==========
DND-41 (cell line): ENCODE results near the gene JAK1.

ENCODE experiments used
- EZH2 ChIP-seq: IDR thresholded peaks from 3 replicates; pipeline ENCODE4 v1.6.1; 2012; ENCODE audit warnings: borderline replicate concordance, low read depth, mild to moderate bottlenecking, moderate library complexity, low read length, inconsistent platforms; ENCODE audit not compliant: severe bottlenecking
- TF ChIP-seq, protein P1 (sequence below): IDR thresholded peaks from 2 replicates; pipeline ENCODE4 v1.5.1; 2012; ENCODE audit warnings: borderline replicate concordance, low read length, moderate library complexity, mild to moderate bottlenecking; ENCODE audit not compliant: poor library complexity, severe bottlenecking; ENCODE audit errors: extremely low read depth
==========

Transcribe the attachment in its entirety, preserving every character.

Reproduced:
DND-41 (cell line): ENCODE results near the gene JAK1.

ENCODE experiments used
- EZH2 ChIP-seq: IDR thresholded peaks from 3 replicates; pipeline ENCODE4 v1.6.1; 2012; ENCODE audit warnings: borderline replicate concordance, low read depth, mild to moderate bottlenecking, moderate library complexity, low read length, inconsistent platforms; ENCODE audit not compliant: severe bottlenecking
- TF ChIP-seq, protein P1 (sequence below): IDR thresholded peaks from 2 replicates; pipeline ENCODE4 v1.5.1; 2012; ENCODE audit warnings: borderline replicate concordance, low read length, moderate library complexity, mild to moderate bottlenecking; ENCODE audit not compliant: poor library complexity, severe bottlenecking; ENCODE audit errors: extremely low read depth